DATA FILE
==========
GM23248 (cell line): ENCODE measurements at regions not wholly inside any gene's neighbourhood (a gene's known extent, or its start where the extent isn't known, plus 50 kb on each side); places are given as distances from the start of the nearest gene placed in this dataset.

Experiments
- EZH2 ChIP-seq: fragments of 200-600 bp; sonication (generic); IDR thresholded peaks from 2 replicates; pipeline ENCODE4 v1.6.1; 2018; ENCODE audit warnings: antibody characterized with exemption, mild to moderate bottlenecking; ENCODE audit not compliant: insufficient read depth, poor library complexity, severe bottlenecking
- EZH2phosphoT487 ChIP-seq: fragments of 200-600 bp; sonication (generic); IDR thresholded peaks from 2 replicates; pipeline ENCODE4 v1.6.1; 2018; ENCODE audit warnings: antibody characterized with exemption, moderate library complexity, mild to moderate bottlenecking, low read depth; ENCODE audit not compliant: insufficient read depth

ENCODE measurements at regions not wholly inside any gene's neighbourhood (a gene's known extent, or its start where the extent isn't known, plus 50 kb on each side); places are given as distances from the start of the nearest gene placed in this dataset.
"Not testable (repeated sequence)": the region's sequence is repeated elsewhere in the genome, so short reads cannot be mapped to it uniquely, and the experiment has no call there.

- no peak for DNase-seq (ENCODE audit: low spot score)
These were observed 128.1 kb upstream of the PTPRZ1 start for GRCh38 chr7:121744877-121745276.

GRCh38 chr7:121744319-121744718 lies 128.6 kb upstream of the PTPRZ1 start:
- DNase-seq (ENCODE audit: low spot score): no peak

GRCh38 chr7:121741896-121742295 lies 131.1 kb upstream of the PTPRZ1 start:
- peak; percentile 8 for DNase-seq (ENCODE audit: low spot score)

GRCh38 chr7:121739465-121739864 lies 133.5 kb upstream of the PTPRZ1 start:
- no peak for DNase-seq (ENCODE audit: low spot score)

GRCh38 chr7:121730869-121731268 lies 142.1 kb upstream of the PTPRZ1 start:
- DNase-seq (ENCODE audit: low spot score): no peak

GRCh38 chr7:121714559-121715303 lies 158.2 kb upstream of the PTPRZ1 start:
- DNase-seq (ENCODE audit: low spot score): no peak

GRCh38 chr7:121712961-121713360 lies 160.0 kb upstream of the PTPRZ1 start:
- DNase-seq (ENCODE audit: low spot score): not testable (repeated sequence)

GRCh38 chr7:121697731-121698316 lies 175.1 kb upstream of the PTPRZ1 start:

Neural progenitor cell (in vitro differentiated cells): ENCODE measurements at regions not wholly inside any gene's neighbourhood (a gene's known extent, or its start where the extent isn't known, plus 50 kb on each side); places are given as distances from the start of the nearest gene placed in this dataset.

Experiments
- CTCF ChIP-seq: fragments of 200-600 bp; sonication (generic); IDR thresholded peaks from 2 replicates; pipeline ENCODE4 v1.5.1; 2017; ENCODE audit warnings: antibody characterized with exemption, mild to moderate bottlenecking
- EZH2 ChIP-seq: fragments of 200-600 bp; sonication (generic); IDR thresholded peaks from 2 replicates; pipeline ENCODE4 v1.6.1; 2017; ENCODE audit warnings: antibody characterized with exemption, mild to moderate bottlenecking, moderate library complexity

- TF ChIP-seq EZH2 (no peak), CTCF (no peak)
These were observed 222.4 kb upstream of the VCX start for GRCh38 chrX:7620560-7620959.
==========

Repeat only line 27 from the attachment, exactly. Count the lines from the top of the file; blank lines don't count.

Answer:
These were observed 222.4 kb upstream of the VCX start for GRCh38 chrX:7620560-7620959.